Review: 'Onegin' at the Boston Ballet
Onegin is a three act ballet by John Cranko and is based on the novel by Alexander Pushkin. It features music by Peter Ilyich Tchaikovsky (who created the opera Eugene Onegin), arranged and orchestrated by K.H. Stolze who selected the music for the ballet from Tchaikovsky’s vast repertoire. This dramatic story fuses love and tragedy in Imperial Russia. Most of the scenery and costumes, courtesy of the Dutch National Ballet, were in muted, natural tones. Onegin adorns black throughout the ballet, in what I suspect was a purposeful decision, which makes his mysterious, harsh and brooding character more distinctive than those around him.
The story follows young Tatiana, her sister Olga, Lensky (Olga’s fiancé) and Onegin, the love interest of Tatiana, who fails to reciprocate her feelings until it is too late. Ashley Ellis as Olga was superb and danced with perfect musicality; breathing with the music as she danced her pas de deux with Patrick Yocum who danced as Lensky, her fiancé. Her facial expressions were sweet and natural and she believably portrayed a girl in love every moment she was with Yocum. Yocum was believable for the most part as Lensky though his facial expressions seemed forcedat times. His shining moment came in act two, before his duel with Onegin, in a solo performance that was emotionally charged and powerful. Lasha Khozashvili wonderfully danced and acted the part of Onegin. He was clearly conflicted while in the company of Tatiana, danced by Petra Conti. Their connection during their pas de deux was enchanting both in act one and in act three. They danced beautifully together. Emotions and tensions were high in their pas de deux in act three, taking place years later, where Tatiana received audience applause for staying strong and committed to her husband, Prince Gremin. Khozashvili had many wonderfully acted moments including his mean-spirited fight with Tatiana and flirtatious moments with Olga. The pas de deux in act three between Tatiana and PrinceGremin, danced by Bo Busby, was graceful and fluid.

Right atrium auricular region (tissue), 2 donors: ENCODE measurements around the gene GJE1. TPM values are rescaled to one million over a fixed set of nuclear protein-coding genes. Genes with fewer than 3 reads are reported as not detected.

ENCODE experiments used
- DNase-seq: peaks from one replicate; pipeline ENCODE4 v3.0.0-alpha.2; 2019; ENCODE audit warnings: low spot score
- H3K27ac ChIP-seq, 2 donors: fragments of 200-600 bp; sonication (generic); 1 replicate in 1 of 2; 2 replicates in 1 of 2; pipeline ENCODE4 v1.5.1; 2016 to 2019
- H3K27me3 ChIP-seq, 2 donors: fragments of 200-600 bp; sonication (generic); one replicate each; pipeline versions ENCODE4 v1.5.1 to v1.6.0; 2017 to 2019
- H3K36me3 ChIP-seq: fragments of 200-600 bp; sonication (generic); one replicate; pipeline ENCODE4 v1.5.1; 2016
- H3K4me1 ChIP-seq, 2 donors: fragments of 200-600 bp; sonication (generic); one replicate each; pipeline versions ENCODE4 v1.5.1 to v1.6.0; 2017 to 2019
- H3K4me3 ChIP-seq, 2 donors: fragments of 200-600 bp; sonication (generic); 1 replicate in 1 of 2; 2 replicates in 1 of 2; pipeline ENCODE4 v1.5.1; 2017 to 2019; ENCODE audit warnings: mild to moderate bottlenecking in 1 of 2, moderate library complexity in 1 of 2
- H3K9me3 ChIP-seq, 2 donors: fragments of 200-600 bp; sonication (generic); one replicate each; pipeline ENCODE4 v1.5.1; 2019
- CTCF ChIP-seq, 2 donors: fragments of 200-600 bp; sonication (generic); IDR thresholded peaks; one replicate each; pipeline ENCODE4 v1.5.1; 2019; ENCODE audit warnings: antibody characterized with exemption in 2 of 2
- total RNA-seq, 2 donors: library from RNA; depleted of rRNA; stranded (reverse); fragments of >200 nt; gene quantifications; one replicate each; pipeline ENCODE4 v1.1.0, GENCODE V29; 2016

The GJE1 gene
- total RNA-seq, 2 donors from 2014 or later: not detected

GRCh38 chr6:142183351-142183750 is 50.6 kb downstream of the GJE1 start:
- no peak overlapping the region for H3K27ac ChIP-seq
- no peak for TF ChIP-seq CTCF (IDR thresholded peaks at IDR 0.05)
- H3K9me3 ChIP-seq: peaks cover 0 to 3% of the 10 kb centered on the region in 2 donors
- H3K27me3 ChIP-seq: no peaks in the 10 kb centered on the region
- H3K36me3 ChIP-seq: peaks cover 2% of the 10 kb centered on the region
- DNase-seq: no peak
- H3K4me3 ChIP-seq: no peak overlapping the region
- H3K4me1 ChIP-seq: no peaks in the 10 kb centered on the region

The corps de ballet was fantastic throughout and received thunderous applause early in act one as the male dancers guided their leaping partners across the stage. The party scene in act two was lively and enjoyable to watch as was the ball in act three. The nurse, portrayed by Sarah Wroth, added a much needed dose of humor and lightheartedness to the story.
This exquisitely executed production of Oneginplays at the Boston Opera House until March 6th. Tickets and information can be found by visiting bostonballet.org.
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